How This Blog Is Generated And Hosted


As I was preparing to take a sabbatical from work recently, partly to focus on writing again, I started to do some clean up and revitalization of this blog: I added HTTPS support, modernized the Javascript and CSS, removed quite a bit of unused JS and CSS, and improved how math is rendered on the blog. This post is a short note going over what I use to generate and host this blog, in case some of it might come in handy for anyone looking to setup a similar blog. If you need more details about anything, post in the comments below and ask.

Static blog generator

This blog is generated using Pelican which takes post and page content (written in .md, .rst, .html, etc. format) and uses a set of Jinja2 templates to generate all the needed files for a blog. This includes Atom feed XML files, pages for tags and categories, pagination, and everything else you normally get with a blog.

I picked Pelican back in 2012 mostly because it was written in Python, which is the language I am most efficient in. It is still adequate and I have not found enough reason to go through the effort of switching. However, if I were to start a similar blog from scratch I would likely look at more minimal and efficient solutions like Hugo instead.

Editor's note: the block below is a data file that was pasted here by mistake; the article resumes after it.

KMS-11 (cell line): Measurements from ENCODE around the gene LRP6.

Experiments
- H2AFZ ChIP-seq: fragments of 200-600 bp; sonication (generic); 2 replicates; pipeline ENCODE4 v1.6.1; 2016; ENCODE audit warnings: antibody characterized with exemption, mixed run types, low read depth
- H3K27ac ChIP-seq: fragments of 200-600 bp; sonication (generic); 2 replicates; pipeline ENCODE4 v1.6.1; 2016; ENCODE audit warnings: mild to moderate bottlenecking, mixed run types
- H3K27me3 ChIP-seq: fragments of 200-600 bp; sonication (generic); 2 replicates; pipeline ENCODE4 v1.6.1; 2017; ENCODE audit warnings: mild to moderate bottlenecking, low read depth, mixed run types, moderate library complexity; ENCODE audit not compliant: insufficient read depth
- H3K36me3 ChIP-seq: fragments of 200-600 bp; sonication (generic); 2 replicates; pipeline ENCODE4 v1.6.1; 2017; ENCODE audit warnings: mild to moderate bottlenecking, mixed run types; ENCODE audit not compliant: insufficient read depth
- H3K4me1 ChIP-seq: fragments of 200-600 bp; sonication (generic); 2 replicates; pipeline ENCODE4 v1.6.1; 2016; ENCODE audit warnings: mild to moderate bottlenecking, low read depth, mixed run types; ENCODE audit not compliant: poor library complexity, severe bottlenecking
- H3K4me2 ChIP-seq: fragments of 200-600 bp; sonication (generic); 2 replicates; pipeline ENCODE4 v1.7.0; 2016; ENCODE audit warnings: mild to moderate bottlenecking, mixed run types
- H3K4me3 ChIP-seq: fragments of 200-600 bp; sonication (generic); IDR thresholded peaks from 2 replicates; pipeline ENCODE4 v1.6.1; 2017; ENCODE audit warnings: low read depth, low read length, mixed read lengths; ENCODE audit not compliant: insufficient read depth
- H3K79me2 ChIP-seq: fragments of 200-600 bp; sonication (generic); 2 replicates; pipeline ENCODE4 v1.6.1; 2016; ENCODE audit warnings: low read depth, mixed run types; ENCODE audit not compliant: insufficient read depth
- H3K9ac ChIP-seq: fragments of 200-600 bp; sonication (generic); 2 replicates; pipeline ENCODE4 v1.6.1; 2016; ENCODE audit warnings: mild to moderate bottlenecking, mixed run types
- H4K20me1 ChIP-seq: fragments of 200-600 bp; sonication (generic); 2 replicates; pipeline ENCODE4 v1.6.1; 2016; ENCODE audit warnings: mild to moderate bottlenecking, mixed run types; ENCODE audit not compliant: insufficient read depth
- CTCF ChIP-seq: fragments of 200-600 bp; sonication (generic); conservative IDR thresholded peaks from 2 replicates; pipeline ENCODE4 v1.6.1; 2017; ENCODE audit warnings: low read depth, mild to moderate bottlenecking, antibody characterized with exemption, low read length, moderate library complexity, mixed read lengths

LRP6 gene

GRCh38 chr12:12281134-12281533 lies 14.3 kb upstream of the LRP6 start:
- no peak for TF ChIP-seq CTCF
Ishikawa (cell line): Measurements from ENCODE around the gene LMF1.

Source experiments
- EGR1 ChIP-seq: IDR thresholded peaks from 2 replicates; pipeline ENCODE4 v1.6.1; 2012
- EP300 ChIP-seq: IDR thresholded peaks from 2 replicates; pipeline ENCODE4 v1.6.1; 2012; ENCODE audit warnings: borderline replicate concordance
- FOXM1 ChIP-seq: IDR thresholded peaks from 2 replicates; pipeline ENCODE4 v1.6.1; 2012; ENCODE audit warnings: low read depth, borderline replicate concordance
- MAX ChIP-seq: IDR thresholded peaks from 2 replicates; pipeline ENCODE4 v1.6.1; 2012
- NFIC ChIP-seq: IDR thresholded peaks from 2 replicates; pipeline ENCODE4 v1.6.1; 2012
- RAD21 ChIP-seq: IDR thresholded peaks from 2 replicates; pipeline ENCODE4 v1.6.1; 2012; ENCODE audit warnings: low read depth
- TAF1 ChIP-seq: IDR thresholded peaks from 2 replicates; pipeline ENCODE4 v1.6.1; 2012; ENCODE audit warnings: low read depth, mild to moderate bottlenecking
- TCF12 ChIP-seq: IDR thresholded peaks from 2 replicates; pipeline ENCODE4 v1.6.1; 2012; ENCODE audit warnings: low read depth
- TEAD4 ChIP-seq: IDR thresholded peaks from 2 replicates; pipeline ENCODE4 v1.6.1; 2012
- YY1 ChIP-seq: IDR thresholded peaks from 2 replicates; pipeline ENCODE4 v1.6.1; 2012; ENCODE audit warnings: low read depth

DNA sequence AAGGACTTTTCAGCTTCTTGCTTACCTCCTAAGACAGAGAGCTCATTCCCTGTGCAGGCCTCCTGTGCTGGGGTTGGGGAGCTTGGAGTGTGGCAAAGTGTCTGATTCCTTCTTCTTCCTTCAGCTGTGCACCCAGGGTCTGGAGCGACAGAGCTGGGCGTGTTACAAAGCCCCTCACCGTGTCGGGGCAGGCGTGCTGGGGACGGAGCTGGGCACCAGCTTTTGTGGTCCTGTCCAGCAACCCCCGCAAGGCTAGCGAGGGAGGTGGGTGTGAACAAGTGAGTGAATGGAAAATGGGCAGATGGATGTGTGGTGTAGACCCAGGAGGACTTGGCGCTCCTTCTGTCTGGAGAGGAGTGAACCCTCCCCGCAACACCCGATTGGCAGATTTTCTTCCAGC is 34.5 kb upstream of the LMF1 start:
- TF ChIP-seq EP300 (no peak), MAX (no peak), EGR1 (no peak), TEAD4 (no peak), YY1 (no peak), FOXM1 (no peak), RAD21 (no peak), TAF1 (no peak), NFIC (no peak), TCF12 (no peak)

I use Amazon S3 to host the output generated by Pelican and all the site's static assets that are not otherwise hosted by a CDN. Amazon S3 provides a relatively cheap solution for storage and hosting of static content. I then have Amazon CloudFront sitting on top of S3 as a CDN and cache layer, which also importantly enables me to use Amazon AWS Certificate Manager to enable HTTPS for the blog. CloudFront also adds gzip compression for most of the blog's content, assuming the visitor's browser supports it.

Amazon has a nice guide on how to setup HTTPS with CloudFront.

Comments on posts

I use Disqus to allow commenting on posts. Disqus allows simple commenting on posts (and pages, wherever you choose to enable it really), and simple tools to delete spam and moderate comments.

Math in posts

I used to use MathJax to render mathematical symbols and equations on this blog. Recently however, I learned about KaTeX which supports a subset of LaTeX but renders quite a bit faster than MathJax, at least based on this comparison.

More importantly, KaTeX can be run offline to produce the output HTML/SVG in advance. Noticing this, I wrote a simple Pelican plugin to process the HTML output of Pelican after successful blog generation and to use KaTeX to process LaTeX expressions and replace them with rendered HTML/SVG. You can find the plugin on GitHub at sahands/pelican_katex although it still needs some cleaning up and optimizing to be user friendly.

Offline rendering of the math during blog generation significantly improves the loading and scroll performance of math-heavy posts and eliminates the need for blog visitors to load KaTeX Javascript files at all. You can see it in action by going to any of the posts with significant math in them, for example this post on recurrence relations.